Plastic Free July

Today kicks off the annual Plastic Free July movement, which aims for millions of people to be part of the solution to plastic pollution, enabling us to have cleaner streets and oceans and beautiful communities.

This year is the 10th year for the movement that has now inspired over 250 million participants in 177 countries, according to Plastic Free July's Facebook page.

It’s not about being perfect (there is no failing with Plastic Free July) but rather starting by looking at the plastics in your life (look inside your bin, fridge or pantry) and choosing to refuse one single-use plastic.

https://www.facebook.com/PlasticFreeJuly/photos/a.249328958515547/3241407319307681/?type=3&theater

I shared this in a blog post from 2018 about Plastic Free July:

Did you know that every piece of plastic that has ever been created still exists in some form on our Earth today? Despite recycling efforts, only 9% of that plastic ends up in new products.

Think about that, and think back on all of the single-use plastic you've used in the past. The toothbrushes you used as a child still exist, even if you threw them away 25 years ago. That Styrofoam takeout container from a restaurant 10 years ago is still around somewhere, whether it's in a landfill or somewhere out in nature. The thousands of straws you've used over the years are all still on this planet. Plastic doesn't biodegrade, it photodegrades, which means it breaks down into smaller and smaller pieces, either in a landfill or out in the world as litter and pollution.


Here are some ways to be plastic-free this month (and after that!):
  • Use reusable shopping bags
  • Use reusable produce bags
  • Shop at your local farmer's market if it's open, and skip the plastic bags (but don't forget your mask)
  • Use reusable straws, or skip the straw altogether
  • Make coffee at home
  • Use glass food storage containers instead of Ziploc bags and plastic wrap
  • Consider purchasing items in cardboard packaging rather than plastic packaging (like toothbrushes)
  • Buy canned drinks instead of bottled
  • Avoid products with plastic microbeads (like face washes)
  • Ask a restaurant not to include plastic utensils with your to-go order (although plastic and Styrofoam food containers are being used more widely as restaurants do more takeout orders, it is so important to support our businesses. Order your food, but skip the unnecessary extras.)

I'll be sharing more about my favorite ways to be plastic-free throughout the month, with a focus on ways that don't have to cost extra money.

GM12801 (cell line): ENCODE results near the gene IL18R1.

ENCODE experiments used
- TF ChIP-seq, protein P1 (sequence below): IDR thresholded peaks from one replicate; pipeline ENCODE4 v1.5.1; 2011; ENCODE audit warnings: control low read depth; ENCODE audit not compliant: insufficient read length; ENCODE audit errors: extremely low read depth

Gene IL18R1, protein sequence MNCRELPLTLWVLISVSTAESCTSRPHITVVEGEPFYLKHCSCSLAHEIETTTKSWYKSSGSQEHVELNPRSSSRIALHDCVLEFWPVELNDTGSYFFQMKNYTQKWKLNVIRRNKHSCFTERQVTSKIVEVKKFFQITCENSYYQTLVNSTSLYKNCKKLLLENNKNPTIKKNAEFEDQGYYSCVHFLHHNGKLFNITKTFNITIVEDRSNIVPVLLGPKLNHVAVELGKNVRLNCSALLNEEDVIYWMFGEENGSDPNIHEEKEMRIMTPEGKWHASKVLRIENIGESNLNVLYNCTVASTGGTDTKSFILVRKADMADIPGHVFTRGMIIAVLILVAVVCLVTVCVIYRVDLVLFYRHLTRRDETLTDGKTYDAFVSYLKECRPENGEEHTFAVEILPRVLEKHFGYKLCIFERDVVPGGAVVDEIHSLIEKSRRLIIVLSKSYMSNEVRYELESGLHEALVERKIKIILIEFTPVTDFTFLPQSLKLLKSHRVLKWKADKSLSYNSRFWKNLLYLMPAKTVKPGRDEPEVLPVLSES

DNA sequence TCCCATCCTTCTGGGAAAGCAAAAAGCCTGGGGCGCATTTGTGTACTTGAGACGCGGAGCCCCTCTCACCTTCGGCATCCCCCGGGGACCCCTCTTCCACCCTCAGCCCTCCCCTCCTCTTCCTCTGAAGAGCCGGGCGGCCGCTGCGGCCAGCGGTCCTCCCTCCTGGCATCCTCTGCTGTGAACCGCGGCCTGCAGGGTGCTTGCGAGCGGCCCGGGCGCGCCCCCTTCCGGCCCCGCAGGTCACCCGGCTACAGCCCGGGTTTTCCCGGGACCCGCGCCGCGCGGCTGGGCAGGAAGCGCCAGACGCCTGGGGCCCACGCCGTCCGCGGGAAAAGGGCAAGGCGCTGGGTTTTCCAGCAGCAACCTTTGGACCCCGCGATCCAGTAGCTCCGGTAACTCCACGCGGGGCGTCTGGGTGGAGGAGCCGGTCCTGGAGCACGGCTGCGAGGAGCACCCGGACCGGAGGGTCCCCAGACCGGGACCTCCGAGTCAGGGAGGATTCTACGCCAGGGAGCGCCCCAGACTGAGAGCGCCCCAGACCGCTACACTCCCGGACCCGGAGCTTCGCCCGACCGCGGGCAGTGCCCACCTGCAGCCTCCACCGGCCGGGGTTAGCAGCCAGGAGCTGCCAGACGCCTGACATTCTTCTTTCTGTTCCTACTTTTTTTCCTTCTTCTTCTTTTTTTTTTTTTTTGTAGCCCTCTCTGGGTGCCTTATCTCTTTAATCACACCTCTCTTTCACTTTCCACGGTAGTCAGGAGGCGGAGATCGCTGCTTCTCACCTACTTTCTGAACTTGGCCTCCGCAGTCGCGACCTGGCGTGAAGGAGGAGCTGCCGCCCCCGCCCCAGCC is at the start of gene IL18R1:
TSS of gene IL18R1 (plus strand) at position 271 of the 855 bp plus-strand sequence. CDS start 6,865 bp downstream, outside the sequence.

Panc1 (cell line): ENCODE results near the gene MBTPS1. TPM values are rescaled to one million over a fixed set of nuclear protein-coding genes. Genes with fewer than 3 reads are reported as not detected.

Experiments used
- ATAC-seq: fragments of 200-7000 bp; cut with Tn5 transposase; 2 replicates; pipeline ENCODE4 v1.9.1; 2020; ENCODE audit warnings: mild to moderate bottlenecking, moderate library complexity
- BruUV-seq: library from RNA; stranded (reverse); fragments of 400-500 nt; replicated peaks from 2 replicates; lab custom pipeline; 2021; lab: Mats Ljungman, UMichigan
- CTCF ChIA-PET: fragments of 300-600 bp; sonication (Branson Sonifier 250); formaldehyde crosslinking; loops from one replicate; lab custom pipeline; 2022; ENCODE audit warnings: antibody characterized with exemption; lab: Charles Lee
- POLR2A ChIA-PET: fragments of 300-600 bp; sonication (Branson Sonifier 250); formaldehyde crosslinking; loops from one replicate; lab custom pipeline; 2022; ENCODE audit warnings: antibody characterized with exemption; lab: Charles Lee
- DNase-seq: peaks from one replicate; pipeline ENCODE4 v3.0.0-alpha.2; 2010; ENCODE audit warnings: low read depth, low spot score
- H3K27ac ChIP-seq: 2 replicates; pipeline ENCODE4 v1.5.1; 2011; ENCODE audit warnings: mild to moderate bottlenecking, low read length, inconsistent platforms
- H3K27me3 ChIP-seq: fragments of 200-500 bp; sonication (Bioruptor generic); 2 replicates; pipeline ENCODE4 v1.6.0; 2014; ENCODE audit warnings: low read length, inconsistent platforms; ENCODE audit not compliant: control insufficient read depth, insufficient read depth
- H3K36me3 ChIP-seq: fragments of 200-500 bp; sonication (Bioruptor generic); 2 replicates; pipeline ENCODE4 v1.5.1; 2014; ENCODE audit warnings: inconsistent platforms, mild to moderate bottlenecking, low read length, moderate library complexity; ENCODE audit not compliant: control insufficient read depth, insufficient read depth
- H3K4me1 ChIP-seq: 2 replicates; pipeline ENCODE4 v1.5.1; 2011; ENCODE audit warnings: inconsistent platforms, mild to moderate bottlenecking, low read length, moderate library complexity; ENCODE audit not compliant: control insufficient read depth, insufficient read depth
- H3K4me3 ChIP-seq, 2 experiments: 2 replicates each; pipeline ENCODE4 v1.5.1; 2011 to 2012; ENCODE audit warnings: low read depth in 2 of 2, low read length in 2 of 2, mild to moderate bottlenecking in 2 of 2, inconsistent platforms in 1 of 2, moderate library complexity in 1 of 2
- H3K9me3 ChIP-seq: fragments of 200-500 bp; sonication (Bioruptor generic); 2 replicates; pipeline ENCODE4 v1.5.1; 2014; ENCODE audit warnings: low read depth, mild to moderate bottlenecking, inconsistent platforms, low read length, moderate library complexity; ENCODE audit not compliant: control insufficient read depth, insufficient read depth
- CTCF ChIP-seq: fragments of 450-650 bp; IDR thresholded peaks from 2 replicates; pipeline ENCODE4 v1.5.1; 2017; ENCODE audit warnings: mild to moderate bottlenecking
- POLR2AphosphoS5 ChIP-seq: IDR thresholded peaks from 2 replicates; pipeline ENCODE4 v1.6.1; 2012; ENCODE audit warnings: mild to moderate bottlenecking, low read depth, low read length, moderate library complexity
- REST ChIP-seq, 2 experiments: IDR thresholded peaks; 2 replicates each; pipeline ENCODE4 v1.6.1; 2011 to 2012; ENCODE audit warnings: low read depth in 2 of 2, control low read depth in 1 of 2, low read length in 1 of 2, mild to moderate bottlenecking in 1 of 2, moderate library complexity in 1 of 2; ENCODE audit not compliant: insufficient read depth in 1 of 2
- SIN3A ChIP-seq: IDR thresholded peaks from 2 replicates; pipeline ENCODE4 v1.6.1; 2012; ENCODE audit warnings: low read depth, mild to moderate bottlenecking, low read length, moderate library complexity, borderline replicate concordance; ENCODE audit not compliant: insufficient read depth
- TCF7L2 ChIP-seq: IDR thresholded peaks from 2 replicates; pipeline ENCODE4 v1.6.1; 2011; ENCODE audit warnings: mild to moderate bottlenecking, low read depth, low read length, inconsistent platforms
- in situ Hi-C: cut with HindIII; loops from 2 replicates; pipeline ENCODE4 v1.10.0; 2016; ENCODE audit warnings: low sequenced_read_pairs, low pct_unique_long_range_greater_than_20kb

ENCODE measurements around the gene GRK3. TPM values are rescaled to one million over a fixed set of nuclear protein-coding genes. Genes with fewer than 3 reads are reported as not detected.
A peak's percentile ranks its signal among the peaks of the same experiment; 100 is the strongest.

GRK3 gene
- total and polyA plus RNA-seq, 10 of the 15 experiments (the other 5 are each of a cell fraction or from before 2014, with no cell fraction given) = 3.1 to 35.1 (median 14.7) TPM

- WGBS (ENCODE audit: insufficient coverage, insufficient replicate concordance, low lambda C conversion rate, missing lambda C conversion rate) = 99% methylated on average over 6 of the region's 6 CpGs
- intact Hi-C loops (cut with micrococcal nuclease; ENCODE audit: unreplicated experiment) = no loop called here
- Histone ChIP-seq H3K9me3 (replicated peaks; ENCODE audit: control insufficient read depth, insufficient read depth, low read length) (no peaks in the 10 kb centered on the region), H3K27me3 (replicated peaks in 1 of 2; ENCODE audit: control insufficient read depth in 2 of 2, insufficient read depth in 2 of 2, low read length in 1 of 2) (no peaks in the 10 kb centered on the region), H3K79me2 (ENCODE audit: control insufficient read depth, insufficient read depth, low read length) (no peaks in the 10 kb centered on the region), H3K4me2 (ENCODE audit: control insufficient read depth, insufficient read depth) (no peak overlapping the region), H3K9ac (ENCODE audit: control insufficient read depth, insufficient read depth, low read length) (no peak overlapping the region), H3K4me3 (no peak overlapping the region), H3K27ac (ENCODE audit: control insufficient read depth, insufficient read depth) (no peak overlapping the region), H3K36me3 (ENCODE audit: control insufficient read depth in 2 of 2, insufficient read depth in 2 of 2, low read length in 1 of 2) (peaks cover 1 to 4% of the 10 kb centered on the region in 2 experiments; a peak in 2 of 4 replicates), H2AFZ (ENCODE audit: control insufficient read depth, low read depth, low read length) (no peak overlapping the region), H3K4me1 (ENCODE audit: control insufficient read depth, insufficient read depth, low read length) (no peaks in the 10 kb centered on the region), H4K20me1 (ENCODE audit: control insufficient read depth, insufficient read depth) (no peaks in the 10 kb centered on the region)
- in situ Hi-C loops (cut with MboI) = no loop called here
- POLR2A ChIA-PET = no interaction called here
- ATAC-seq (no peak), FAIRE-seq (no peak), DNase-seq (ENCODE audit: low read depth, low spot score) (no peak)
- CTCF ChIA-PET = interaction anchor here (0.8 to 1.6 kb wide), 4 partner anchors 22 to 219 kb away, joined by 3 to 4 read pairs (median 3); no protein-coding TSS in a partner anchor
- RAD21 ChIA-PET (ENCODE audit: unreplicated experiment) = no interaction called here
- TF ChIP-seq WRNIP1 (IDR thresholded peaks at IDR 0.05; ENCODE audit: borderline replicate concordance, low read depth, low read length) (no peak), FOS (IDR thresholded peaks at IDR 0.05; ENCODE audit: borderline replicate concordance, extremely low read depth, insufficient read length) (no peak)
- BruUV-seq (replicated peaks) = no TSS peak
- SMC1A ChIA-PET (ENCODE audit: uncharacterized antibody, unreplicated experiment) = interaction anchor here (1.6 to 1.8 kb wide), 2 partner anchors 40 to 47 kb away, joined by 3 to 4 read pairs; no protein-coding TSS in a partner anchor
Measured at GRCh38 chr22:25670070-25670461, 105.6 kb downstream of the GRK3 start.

I'd love to see some of the plastic-free swaps you make this month!


Guide to Shopping Sustainably in Acadiana

Over my years of blogging, one of the things I've enjoyed most is seeing more businesses come to Acadiana that focus on sustainability in some way. It's encouraging to see more demand for secondhand goods, locally made goods and waste-free shopping!

So today, I'm rounding up a guide to shopping sustainably in Acadiana! Whether you live here or plan to visit when it's more safe, this can help you find a place to start if eco-friendly shops are something you value. Many of these businesses I've written about before, so click on their name to read the post! Scroll to the end to find a custom Google map as well.

Note: This list doesn't include restaurants, as I'm working on putting together a separate guide that highlights local restaurants that use compostable takeout products and/or source local ingredients.

Guide to Shopping Sustainably in Acadiana


SugarWolf Outdoor Exchange

Sans Paquet

Hub City Cycles

I am combining these three shops because they share a space in Downtown Lafayette, making it a great one-stop eco-friendly shop. SugarWolf Outdoor Exchange is a new consignment store for outdoor gear and clothing, Sans Paquet is a package-free shop where you can find beauty goods and household items, all plastic-free. You are encouraged to bring your own containers. And Hub City Cycles, which recently moved from their previous location downtown, sells and repairs bicycles - an essential for eco-friendly transportation and exercise.



Deuxieme Vie Creative

This newer shop downtown is a great place for secondhand arts and crafts materials, and throughout the pandemic, they've been sharing Facebook Live craft hours. They also used to open on Saturday evenings during ArtWalk and will resume once ArtWalks are on the calendar again.


Clothing Loft

Clothing Loft is a locally owned consignment shop for women's and kid's clothing and shoes. I've written about them before because they're a great option for eco-friendly formal gowns, although many formal events are on hold right now.

Clothes Mentor

Once Upon a Child

Plato's Closet

While these three stores are national brands, they're locally owned franchises and great sources of clothing and accessories for babies, children, teenagers and adults.
 

Baby & Me Boutique

ARC of Acadiana

LARC Beads n More 

Habitat for Humanity ReStore

All of these local resale shops benefit nonprofit organizations, so you can give back while you shop!